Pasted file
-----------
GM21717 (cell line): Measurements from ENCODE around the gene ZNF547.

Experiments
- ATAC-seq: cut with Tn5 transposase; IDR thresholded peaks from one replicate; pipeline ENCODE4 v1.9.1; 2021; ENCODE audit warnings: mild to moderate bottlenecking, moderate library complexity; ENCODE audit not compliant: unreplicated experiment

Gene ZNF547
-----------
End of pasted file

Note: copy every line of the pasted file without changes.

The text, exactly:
GM21717 (cell line): Measurements from ENCODE around the gene ZNF547.

Experiments
- ATAC-seq: cut with Tn5 transposase; IDR thresholded peaks from one replicate; pipeline ENCODE4 v1.9.1; 2021; ENCODE audit warnings: mild to moderate bottlenecking, moderate library complexity; ENCODE audit not compliant: unreplicated experiment

Gene ZNF547